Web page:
This is a list of resources of possible interest to other labels or artists. We have no affiliation with any of these folks unless it's specifically noted below. Any errors are Racer's sole responsibility, and we apologize in advance for any incorrect or outdated information.

Please help us make this complete enough and current enough to be useful. If you have changes or additions, please send us mail at references@racerrecords.com. Be sure to let us know where to reach you, so we can confirm the information.

You may also want to check out Suppliers and Services - A Knowledge Pool.



Performing Rights Organizations

These are the major US organizations who collect performance royalties from radio stations and pay it to publishing companies:

Conferences/Showcases

These are events that give you an opportunity to meet other people in the industry and to play in front of gobs of industry hot shots. If you want to showcase, you typically have to pay an application fee and be accepted, and then you have to actually get the hot shots to come to your show. Still, most people consider them to be huge amounts of fun, and at least a few bands saw their careers really take off after a showcase.

Lawyers for the Arts

These organizations provide (relatively) low-cost legal information to artists of all types, including musicians, writers, and graphic artists. They often sponsor workshops on protecting your work and understanding copyright law, and typically have law libraries available to members or open to the public.

I don't know that the various Lawyers for the Arts organizations in different cities are related, but I have always assumed that they were. This is only a partial listing; check the phone book in your area to see if there's a chapter near you.

Racer has no formal affiliation with these folks; however, I have been a member of the San Francisco chapter and used their law library and referral services.

Contact them at:

Chicago Lawyers for the Creative Arts
213 W Institute Pl, Suite 411
Chicago, IL 60610
(312) 944-2787

or

California Lawyers for the Arts
1529 11th St., Suite 200
Santa Monica, CA 90401
(310) 395-8893

or

California Lawyers for the Arts
Fort Mason Center, Suilding C, Room 255
San Francisco, CA 94123
(415) 775-7200

(Strange ... I can't find a listing for New York ...)


Creative Musicians Coalition

According to their literature, the CMC is:

... an organization that helps you sell your original music and get new radio airplay; deeply and passionately cares for you and is devoted to your success; and operates with honesty and integrity in mind at all times.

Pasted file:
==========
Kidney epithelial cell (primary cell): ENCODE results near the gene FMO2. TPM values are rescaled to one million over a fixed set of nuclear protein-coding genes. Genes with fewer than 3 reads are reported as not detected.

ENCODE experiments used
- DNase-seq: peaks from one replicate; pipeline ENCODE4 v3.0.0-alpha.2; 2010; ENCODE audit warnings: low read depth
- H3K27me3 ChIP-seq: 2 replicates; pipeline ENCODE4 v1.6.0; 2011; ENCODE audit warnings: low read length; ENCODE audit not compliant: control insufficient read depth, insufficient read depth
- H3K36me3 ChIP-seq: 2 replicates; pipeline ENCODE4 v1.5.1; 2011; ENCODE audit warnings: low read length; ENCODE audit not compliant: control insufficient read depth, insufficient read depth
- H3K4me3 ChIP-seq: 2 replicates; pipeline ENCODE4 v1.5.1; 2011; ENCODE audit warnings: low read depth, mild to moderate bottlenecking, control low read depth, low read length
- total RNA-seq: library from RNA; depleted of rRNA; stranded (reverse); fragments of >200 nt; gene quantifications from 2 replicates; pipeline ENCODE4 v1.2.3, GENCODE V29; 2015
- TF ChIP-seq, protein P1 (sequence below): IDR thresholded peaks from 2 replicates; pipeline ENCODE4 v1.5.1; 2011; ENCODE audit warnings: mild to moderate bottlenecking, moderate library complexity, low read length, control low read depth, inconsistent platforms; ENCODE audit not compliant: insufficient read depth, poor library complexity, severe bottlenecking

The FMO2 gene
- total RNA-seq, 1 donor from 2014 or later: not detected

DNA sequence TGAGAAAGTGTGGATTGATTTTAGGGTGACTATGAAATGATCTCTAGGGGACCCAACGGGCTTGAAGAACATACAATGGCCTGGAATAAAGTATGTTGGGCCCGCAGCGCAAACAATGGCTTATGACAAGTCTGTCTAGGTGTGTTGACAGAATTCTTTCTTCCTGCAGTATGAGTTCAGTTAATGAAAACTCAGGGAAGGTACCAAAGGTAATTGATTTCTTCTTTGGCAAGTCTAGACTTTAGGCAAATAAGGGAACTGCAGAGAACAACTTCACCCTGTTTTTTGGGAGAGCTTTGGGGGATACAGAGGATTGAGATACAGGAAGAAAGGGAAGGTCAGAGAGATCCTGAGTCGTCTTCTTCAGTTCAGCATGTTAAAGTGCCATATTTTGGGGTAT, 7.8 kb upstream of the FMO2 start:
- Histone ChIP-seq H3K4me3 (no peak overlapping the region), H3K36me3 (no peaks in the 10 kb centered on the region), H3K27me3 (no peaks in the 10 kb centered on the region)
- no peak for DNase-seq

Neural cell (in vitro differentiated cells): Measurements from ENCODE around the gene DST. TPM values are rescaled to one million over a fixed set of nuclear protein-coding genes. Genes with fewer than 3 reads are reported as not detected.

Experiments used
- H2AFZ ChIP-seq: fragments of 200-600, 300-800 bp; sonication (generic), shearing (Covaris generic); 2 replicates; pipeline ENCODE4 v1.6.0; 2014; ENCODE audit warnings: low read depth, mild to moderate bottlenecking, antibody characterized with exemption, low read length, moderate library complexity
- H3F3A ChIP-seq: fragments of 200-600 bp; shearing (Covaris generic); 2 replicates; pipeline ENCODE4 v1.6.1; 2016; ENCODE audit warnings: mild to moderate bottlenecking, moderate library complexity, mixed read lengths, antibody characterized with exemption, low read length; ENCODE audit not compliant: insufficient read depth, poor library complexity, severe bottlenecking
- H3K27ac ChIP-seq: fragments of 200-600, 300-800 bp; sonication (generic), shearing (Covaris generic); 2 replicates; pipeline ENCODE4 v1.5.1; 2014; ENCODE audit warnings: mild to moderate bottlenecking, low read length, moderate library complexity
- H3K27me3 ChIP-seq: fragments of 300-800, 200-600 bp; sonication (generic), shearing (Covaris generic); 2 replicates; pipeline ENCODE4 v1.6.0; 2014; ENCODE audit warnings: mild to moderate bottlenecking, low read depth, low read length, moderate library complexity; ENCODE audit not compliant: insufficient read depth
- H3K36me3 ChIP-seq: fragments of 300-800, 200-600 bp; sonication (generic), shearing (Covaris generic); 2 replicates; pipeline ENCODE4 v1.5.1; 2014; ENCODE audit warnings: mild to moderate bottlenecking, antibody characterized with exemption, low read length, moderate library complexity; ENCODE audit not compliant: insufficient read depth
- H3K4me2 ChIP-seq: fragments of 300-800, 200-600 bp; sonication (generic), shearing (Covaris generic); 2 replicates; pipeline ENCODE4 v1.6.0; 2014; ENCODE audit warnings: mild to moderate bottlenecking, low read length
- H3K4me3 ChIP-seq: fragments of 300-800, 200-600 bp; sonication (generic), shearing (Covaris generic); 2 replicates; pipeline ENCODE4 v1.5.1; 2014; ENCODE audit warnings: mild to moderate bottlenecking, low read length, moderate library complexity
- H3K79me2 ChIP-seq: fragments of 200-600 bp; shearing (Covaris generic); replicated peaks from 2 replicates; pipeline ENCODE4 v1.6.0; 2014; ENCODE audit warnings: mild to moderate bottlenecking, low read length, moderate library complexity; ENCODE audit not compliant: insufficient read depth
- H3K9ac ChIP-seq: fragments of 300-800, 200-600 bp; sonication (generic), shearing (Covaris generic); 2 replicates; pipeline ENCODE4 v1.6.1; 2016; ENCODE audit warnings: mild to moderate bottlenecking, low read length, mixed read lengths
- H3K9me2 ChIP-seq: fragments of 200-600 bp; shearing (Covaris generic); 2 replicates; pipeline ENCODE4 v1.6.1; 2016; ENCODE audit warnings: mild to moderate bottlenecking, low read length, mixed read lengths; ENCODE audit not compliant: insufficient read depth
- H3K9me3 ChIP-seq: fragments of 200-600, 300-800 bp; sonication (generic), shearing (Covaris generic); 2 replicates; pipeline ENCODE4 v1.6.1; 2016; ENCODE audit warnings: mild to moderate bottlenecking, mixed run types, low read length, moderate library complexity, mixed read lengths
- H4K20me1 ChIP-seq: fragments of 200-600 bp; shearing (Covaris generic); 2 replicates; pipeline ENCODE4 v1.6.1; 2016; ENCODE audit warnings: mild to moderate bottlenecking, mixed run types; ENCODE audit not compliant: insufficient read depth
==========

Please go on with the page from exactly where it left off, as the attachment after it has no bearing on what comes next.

CMC is a global, artist-guided collaboration devoted to the success of the independent musician. It is CMC's mission to encourage and nurture the dream, not through fate but through hard work and perseverance.

Racer has no affiliation with these folks. However, we have talked to them quite a lot over on CompuServe, and they seem really nice and helpful. I've considered joining a number of times, and have just never quite gotten around to it.

Contact them at:

Creative Musicians Coalition
1024 W. Willcox Ave.
Peoria, IL 61604
(309) 685-4843

or send e-mail to 71333.3702@compuserve.com


Doing Music and Nothing Else (seminar)

This is the music business seminar I attended a couple of years ago which motivated me to start my own label. Instructor Peter C. Knickles really knows the business (or at least he seems knowledgeable to me (grin)), and the seminar does two things: it gives you a lot of useful information about how things typically work in the industry and how to get where you want to be; and it encourages you to plan, plan, plan. I think goal-setting is one of the most important factors in achieving any dream, and I think Peter's emphasis on it is well-placed.

Aside from attending the seminar once, I have no affiliation with these folks.

Contact them at:

Music Business Seminars
Long Sands Rd
Center Ossipee, NH 03814

or call 1-800-448-3621 for a free issue of their Basements to Backstage newsletter. The next series of seminars won't be happening until 1996 (their 10th anniversary tour!), but the course is also available on 12 audio cassettes with a workbook. Enjoy!


UPC and the Uniform Code Council

You'll probably want to be able to use a UPC on your releases. In my experience, retailers really like to have UPCs on the CDs they buy. UPCs are also essential in getting your sales tracked by SoundScan. You can reach the Uniform Code Council at:
Uniform Code Council
8163 Old Yankee Road, Suite J
Dayton, OH 45458
513-435-3870
At the time I signed up, it cost about $300 to join. Once you've done that, you have a unique company code, and you can merrily apply UPCs to your CDs and cassettes.

Racer is looking into starting a subsidiary company that might, among other things, give you access to UPCs without having to sign up yourself. If you'd like more info, please email me at racer@racerrecords.com.